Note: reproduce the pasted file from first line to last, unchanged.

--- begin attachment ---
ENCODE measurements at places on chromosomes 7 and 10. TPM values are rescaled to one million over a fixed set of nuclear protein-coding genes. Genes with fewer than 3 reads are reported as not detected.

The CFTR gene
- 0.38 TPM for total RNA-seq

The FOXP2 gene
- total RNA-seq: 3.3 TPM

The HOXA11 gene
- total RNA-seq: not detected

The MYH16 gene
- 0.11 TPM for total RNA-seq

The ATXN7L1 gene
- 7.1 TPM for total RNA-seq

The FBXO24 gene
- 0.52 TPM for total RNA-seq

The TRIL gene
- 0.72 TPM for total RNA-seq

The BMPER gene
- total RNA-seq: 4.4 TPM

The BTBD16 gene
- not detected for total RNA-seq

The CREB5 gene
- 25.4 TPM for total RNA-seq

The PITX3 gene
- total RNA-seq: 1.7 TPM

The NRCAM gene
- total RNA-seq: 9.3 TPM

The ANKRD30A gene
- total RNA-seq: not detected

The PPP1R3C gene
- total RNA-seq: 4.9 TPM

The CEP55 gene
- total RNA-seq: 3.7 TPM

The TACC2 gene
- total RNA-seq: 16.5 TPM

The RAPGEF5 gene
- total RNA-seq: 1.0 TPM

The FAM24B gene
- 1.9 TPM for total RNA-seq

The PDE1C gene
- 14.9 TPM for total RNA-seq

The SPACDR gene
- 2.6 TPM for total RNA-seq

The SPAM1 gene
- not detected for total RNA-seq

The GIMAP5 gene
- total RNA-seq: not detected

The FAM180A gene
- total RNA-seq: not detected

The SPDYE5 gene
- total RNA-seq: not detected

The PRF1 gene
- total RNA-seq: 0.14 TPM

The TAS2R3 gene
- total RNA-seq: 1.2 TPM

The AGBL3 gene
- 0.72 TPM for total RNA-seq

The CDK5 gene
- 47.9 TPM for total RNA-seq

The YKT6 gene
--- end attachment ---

ENCODE measurements at places on chromosomes 7 and 10. TPM values are rescaled to one million over a fixed set of nuclear protein-coding genes. Genes with fewer than 3 reads are reported as not detected.

The CFTR gene
- 0.38 TPM for total RNA-seq

The FOXP2 gene
- total RNA-seq: 3.3 TPM

The HOXA11 gene
- total RNA-seq: not detected

The MYH16 gene
- 0.11 TPM for total RNA-seq

The ATXN7L1 gene
- 7.1 TPM for total RNA-seq

The FBXO24 gene
- 0.52 TPM for total RNA-seq

The TRIL gene
- 0.72 TPM for total RNA-seq

The BMPER gene
- total RNA-seq: 4.4 TPM

The BTBD16 gene
- not detected for total RNA-seq

The CREB5 gene
- 25.4 TPM for total RNA-seq

The PITX3 gene
- total RNA-seq: 1.7 TPM

The NRCAM gene
- total RNA-seq: 9.3 TPM

The ANKRD30A gene
- total RNA-seq: not detected

The PPP1R3C gene
- total RNA-seq: 4.9 TPM

The CEP55 gene
- total RNA-seq: 3.7 TPM

The TACC2 gene
- total RNA-seq: 16.5 TPM

The RAPGEF5 gene
- total RNA-seq: 1.0 TPM

The FAM24B gene
- 1.9 TPM for total RNA-seq

The PDE1C gene
- 14.9 TPM for total RNA-seq

The SPACDR gene
- 2.6 TPM for total RNA-seq

The SPAM1 gene
- not detected for total RNA-seq

The GIMAP5 gene
- total RNA-seq: not detected

The FAM180A gene
- total RNA-seq: not detected

The SPDYE5 gene
- total RNA-seq: not detected

The PRF1 gene
- total RNA-seq: 0.14 TPM

The TAS2R3 gene
- total RNA-seq: 1.2 TPM

The AGBL3 gene
- 0.72 TPM for total RNA-seq

The CDK5 gene
- 47.9 TPM for total RNA-seq

The YKT6 gene